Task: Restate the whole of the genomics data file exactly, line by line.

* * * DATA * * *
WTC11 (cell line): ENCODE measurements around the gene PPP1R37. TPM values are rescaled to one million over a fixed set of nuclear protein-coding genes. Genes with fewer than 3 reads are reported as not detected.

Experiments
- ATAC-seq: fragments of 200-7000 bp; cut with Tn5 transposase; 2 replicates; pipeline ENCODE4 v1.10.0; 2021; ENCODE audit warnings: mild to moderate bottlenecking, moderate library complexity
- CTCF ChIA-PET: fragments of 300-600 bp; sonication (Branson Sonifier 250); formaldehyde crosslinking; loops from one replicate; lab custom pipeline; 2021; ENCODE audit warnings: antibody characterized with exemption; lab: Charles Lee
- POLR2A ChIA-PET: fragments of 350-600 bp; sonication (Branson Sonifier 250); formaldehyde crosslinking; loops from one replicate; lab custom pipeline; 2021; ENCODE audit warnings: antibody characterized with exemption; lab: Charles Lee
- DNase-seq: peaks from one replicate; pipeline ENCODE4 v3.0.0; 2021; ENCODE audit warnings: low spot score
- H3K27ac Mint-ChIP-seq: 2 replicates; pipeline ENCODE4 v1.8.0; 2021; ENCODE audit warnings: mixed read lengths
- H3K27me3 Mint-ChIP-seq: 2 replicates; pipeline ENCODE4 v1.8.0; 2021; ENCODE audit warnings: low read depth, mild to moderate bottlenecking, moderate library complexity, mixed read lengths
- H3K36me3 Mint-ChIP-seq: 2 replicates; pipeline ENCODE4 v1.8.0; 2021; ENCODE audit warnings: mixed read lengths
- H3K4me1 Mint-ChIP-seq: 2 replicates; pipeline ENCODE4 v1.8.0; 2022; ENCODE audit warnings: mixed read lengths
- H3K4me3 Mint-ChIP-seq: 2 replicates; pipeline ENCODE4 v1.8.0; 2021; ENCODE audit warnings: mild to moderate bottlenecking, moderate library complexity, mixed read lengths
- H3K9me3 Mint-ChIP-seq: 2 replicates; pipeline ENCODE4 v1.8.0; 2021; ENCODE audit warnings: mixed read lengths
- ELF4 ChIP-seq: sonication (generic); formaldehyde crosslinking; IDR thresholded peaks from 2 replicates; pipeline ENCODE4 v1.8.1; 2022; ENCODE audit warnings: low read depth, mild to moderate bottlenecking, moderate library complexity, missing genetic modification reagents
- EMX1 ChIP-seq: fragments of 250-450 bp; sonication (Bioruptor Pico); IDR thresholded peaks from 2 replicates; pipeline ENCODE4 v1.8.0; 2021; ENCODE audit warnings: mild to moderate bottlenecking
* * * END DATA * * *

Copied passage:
WTC11 (cell line): ENCODE measurements around the gene PPP1R37. TPM values are rescaled to one million over a fixed set of nuclear protein-coding genes. Genes with fewer than 3 reads are reported as not detected.

Experiments
- ATAC-seq: fragments of 200-7000 bp; cut with Tn5 transposase; 2 replicates; pipeline ENCODE4 v1.10.0; 2021; ENCODE audit warnings: mild to moderate bottlenecking, moderate library complexity
- CTCF ChIA-PET: fragments of 300-600 bp; sonication (Branson Sonifier 250); formaldehyde crosslinking; loops from one replicate; lab custom pipeline; 2021; ENCODE audit warnings: antibody characterized with exemption; lab: Charles Lee
- POLR2A ChIA-PET: fragments of 350-600 bp; sonication (Branson Sonifier 250); formaldehyde crosslinking; loops from one replicate; lab custom pipeline; 2021; ENCODE audit warnings: antibody characterized with exemption; lab: Charles Lee
- DNase-seq: peaks from one replicate; pipeline ENCODE4 v3.0.0; 2021; ENCODE audit warnings: low spot score
- H3K27ac Mint-ChIP-seq: 2 replicates; pipeline ENCODE4 v1.8.0; 2021; ENCODE audit warnings: mixed read lengths
- H3K27me3 Mint-ChIP-seq: 2 replicates; pipeline ENCODE4 v1.8.0; 2021; ENCODE audit warnings: low read depth, mild to moderate bottlenecking, moderate library complexity, mixed read lengths
- H3K36me3 Mint-ChIP-seq: 2 replicates; pipeline ENCODE4 v1.8.0; 2021; ENCODE audit warnings: mixed read lengths
- H3K4me1 Mint-ChIP-seq: 2 replicates; pipeline ENCODE4 v1.8.0; 2022; ENCODE audit warnings: mixed read lengths
- H3K4me3 Mint-ChIP-seq: 2 replicates; pipeline ENCODE4 v1.8.0; 2021; ENCODE audit warnings: mild to moderate bottlenecking, moderate library complexity, mixed read lengths
- H3K9me3 Mint-ChIP-seq: 2 replicates; pipeline ENCODE4 v1.8.0; 2021; ENCODE audit warnings: mixed read lengths
- ELF4 ChIP-seq: sonication (generic); formaldehyde crosslinking; IDR thresholded peaks from 2 replicates; pipeline ENCODE4 v1.8.1; 2022; ENCODE audit warnings: low read depth, mild to moderate bottlenecking, moderate library complexity, missing genetic modification reagents
- EMX1 ChIP-seq: fragments of 250-450 bp; sonication (Bioruptor Pico); IDR thresholded peaks from 2 replicates; pipeline ENCODE4 v1.8.0; 2021; ENCODE audit warnings: mild to moderate bottlenecking